Sunday, October 14, 2012

Achsah's Heritage

In the fifteenth chapter of the book of Joshua we are told that because Othniel went up against Debir and conquered it, Caleb gave to him Achsah, his daughter, to wife. Tradition demands a gift to the bride. Caleb gave her land.

Achsah rode out to her father on her donkey, alighted, and confronted him. “ You've given me desert land, unproductive if it have not water. Give me water.” And so Caleb gave her springs of water, both in the upper region of the land and in the lower.

We have a saying in our day, “Don’t look a gift horse in the mouth.” Achsah was much smarter than that. The completion of a gift is in the acceptance of it. The girl knew enough to know that the “gift” from her father was worthless in the incomplete state. So rather than a simple “thank you” followed by abandonment of the worthless property, Achsah chose to confront the giver of the gift with an analysis of its value. This yielded the desired result, for now the additional gift of water made the land valuable and the woman secured it as a valuable inheritance for her progeny.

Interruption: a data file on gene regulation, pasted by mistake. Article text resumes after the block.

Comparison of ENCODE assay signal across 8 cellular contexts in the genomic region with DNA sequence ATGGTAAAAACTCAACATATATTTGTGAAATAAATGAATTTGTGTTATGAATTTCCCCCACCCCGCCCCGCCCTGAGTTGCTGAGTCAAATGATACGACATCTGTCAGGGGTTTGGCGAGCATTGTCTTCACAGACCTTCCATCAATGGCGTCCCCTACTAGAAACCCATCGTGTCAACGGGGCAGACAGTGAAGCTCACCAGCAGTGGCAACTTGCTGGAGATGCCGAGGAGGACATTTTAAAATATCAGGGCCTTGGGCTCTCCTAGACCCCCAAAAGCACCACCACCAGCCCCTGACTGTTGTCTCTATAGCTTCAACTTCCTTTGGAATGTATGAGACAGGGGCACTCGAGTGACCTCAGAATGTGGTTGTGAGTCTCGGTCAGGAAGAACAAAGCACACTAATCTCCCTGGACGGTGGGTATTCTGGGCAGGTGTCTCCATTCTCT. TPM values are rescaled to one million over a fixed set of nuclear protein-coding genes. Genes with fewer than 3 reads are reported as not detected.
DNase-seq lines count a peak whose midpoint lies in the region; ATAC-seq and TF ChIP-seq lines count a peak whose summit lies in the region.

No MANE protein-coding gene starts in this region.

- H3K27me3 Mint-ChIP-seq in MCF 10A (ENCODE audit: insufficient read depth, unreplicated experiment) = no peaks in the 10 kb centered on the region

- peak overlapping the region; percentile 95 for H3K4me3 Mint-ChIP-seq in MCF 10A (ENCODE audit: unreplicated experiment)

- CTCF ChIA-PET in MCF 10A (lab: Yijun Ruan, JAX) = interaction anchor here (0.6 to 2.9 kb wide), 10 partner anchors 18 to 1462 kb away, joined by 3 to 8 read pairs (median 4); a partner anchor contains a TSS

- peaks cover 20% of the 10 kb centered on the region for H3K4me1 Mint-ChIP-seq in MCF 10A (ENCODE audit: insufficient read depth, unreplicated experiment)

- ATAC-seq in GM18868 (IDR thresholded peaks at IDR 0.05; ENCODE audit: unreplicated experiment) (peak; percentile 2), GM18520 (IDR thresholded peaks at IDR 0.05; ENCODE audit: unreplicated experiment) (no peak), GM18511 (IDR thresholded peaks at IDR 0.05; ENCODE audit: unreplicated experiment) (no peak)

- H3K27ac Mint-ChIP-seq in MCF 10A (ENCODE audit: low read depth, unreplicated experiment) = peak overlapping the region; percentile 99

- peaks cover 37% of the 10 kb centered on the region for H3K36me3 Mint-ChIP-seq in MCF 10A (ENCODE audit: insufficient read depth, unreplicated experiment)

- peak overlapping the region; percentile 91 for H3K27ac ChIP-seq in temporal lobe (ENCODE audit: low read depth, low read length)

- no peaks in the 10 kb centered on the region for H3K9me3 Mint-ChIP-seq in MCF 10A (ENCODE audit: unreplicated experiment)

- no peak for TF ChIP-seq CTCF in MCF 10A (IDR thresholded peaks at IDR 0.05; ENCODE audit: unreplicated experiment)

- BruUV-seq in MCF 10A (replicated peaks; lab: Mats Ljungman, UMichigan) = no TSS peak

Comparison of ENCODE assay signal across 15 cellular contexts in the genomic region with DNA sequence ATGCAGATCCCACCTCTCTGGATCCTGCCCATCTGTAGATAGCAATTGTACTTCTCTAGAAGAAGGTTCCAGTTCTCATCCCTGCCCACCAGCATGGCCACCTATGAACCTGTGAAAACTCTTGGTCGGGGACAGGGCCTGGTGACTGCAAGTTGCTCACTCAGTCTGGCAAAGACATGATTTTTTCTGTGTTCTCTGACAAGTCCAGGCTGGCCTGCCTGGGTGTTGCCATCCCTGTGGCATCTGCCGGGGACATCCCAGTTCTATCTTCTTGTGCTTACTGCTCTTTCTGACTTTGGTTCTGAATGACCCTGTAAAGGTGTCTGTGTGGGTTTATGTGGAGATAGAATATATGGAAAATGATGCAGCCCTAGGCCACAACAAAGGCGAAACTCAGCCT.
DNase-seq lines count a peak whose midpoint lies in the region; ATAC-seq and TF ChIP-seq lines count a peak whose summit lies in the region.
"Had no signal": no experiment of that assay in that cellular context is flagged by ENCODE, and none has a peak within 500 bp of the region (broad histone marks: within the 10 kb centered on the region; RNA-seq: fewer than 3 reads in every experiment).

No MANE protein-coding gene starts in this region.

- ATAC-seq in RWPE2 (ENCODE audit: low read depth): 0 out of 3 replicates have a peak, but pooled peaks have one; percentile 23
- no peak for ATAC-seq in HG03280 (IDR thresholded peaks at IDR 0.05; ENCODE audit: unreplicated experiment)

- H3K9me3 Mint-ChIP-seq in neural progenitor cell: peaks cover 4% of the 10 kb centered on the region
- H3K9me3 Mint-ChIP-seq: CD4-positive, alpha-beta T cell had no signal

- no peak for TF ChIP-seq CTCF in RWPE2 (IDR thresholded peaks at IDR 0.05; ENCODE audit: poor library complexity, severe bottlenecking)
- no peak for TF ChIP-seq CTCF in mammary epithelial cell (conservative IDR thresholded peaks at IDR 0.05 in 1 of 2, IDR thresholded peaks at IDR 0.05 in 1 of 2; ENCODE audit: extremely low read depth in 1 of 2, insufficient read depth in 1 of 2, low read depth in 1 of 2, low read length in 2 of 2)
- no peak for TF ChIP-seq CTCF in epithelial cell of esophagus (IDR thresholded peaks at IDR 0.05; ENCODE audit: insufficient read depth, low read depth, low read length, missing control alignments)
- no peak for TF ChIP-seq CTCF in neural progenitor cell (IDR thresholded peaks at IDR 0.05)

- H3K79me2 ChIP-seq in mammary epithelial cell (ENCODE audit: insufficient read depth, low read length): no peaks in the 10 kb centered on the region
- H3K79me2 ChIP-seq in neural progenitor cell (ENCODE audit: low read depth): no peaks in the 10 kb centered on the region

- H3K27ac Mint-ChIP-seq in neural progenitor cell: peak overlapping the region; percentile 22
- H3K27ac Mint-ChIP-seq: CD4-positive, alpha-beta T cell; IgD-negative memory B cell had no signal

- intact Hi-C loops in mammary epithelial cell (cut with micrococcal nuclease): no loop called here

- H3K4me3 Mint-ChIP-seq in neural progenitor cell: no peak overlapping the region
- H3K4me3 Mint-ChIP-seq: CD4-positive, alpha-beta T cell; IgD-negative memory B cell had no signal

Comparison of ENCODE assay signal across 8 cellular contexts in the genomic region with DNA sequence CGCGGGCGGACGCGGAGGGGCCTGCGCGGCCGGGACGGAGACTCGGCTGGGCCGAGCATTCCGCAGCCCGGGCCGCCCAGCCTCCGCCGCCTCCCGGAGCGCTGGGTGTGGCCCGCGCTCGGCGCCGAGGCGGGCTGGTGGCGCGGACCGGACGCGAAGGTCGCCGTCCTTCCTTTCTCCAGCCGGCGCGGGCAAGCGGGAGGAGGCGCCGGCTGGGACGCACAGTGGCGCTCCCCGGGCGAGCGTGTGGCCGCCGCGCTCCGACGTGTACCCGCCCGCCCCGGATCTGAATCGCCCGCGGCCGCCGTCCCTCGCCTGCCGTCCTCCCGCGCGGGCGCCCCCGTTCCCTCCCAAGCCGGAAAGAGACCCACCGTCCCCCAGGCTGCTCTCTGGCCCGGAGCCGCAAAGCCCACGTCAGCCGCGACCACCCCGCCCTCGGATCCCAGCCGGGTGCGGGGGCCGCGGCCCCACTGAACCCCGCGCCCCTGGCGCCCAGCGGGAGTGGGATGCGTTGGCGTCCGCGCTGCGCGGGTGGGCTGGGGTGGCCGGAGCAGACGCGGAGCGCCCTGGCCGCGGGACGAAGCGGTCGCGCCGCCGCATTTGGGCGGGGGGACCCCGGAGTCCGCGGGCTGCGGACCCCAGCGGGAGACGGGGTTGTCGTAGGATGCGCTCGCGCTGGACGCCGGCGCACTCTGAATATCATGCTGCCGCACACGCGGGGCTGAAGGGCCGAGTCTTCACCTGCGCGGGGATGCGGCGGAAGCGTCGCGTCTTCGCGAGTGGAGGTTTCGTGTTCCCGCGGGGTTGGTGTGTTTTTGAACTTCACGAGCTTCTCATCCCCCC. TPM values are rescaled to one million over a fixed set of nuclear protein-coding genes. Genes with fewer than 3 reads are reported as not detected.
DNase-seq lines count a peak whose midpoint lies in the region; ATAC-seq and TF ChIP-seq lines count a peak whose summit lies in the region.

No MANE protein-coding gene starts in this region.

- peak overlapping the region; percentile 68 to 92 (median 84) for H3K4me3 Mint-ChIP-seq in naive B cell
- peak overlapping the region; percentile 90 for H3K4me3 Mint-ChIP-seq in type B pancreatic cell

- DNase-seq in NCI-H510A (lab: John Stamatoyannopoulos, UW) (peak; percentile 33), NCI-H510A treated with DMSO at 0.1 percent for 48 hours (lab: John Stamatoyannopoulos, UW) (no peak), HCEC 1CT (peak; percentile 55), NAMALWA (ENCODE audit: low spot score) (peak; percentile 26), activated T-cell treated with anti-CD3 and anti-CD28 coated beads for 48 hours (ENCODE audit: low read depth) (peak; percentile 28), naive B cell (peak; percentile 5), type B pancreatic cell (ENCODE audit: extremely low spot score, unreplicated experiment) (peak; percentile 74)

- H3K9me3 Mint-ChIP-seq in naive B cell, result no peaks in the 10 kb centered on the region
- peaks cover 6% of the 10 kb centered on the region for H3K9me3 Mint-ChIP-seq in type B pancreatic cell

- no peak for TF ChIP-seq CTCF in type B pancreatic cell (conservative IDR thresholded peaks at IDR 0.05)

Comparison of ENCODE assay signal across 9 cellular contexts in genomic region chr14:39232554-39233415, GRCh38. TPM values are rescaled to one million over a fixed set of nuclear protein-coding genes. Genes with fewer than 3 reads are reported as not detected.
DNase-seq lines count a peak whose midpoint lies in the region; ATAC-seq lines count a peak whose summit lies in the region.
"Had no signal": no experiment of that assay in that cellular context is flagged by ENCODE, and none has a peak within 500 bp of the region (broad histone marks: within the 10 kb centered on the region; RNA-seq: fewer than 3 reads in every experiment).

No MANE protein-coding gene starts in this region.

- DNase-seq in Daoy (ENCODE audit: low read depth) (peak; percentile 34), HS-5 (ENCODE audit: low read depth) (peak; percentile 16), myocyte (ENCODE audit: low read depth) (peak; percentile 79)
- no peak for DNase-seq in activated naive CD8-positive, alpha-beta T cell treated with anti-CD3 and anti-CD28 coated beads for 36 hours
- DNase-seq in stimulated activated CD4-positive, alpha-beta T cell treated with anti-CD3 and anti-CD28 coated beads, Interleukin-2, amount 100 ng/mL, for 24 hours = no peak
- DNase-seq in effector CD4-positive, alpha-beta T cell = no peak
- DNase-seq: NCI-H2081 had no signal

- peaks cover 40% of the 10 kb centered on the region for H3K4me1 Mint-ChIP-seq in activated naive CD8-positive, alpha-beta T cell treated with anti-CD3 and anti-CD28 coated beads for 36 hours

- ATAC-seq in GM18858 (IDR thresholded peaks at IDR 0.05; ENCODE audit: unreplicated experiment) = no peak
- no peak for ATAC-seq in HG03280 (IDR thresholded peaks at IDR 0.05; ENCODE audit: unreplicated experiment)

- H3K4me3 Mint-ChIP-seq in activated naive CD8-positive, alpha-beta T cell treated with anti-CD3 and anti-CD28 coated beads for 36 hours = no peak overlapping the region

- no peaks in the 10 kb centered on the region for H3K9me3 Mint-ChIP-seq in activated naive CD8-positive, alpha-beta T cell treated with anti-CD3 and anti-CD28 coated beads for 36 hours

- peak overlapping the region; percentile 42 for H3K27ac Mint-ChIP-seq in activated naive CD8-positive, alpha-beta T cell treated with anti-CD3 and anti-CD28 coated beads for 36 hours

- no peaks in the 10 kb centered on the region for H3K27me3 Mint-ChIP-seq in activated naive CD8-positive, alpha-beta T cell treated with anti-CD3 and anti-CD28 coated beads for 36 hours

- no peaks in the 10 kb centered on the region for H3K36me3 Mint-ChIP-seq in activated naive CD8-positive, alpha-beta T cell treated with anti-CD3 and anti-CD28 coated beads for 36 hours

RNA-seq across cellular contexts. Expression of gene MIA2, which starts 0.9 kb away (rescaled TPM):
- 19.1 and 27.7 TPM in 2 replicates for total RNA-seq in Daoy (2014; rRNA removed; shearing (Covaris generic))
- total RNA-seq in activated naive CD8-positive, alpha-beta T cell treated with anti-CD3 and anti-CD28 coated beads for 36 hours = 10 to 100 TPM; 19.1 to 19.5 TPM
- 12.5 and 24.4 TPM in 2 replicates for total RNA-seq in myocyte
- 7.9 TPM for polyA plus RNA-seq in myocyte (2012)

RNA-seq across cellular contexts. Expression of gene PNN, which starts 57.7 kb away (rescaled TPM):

How often do we offer a tepid “thanks” for a present, shrug and go on our way never utilizing the offering? Why do we do this? Well, because we “don’t look a gift horse in the mouth.” And we are “polite” to a fault.

Are there lessons in Achsah’s actions in this story?

I think a deep spiritual lesson in the actions of this good woman in claiming her heritage is this. God offers us the gift of salvation, a good and perfect gift through the blood of His only begotten Son, Jesus Christ. We must appropriate the gift by accepting it. Then it behooves us to ask for the in-filling of the Holy Spirit so that we can be productive citizens in the Kingdom of God. Without water, Achsah’s land is not productive; with water it is valuable and useful land. Filled with the Spirit we may be useful in the building of the Kingdom!  On our own, we are nothing.

(Verse 18 says Achsah “lighted off her ass.” (KJV) We might more likely prosper if we, too, get off our asses. Just sayin'.)

5 comments:

John Cowart said...

One of your best here. Makes me think about gifts.
John

Secondary Roads said...

Well said my friend. And amen.

vanilla said...

John, thank you. Thought provoking account.

Chuck, thanks. The scriptures still speak to us!

Sharkbytes said...

Very interesting lesson from that story. I tend to not "push it," when perhaps I should. I bet King Jimmy never considered the 21st century take on that wording.

vanilla said...

Sharkey, I waffled a bit about making that last comment which twisted the meaning of the word, but I couldn't resist; and I think it is part of the lesson.